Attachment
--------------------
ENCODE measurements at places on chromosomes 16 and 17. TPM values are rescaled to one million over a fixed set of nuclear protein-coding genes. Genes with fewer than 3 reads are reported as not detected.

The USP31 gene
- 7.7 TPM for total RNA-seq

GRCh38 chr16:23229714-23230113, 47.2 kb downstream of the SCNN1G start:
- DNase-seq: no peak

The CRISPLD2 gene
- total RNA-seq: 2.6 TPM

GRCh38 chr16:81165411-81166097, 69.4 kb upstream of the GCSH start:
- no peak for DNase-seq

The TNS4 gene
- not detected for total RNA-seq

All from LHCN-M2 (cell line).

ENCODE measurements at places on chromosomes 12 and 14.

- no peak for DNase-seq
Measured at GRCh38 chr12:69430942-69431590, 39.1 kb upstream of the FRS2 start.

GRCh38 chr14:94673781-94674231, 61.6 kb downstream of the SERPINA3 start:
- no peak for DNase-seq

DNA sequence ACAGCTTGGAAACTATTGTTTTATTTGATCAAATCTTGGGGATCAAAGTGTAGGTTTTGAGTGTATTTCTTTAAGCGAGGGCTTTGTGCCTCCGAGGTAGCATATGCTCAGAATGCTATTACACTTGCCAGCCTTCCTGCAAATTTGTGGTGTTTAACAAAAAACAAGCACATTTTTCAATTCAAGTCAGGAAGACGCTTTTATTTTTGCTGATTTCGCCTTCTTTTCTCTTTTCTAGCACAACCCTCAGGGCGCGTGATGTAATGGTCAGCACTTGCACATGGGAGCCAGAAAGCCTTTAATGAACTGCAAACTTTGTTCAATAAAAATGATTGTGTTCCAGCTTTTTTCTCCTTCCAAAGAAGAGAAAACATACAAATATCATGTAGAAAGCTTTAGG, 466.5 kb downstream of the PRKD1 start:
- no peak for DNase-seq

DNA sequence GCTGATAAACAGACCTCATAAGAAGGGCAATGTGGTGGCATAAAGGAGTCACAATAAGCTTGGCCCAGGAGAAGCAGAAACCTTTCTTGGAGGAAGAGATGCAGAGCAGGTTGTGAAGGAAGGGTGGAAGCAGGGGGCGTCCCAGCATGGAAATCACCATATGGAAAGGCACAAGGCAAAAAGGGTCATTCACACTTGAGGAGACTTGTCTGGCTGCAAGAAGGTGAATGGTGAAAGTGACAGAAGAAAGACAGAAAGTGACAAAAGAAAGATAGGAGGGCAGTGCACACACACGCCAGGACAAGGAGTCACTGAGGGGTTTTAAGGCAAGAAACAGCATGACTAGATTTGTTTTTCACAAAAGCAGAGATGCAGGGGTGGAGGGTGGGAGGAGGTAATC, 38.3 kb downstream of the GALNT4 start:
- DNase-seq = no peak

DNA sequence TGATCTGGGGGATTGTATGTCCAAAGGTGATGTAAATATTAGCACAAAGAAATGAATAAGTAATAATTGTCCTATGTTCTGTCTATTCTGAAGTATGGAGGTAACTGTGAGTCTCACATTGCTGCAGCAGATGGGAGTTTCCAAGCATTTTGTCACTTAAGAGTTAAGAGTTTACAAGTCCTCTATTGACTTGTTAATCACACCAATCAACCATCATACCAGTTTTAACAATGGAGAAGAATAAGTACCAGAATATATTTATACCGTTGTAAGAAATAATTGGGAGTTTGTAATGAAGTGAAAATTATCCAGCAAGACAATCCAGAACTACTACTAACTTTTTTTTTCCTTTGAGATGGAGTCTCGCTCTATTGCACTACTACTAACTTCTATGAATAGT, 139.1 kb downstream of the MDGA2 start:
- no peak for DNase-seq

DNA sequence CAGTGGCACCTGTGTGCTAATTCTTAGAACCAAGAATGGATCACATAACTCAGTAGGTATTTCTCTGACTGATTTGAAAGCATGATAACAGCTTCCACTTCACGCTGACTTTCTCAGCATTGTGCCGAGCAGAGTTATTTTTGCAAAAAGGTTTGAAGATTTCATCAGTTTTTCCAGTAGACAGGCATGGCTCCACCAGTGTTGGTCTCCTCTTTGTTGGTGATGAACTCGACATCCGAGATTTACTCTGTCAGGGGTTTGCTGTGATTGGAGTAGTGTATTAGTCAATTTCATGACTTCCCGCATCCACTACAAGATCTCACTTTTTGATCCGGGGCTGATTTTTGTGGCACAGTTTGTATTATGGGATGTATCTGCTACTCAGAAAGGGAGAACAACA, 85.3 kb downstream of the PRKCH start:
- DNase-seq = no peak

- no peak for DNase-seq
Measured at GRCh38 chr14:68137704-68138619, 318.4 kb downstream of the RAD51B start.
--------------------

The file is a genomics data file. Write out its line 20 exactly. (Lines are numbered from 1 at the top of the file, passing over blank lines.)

DNA sequence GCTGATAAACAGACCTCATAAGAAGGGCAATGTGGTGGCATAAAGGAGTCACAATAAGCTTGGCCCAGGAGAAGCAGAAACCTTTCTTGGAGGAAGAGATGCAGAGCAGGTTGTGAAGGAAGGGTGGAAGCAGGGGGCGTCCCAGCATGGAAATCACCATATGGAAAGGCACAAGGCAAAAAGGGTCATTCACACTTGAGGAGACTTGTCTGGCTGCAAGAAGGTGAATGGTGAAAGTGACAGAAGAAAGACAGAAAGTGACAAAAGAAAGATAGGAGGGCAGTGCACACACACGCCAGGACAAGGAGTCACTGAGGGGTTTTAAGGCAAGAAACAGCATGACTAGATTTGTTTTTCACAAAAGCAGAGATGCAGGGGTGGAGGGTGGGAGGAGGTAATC, 38.3 kb downstream of the GALNT4 start: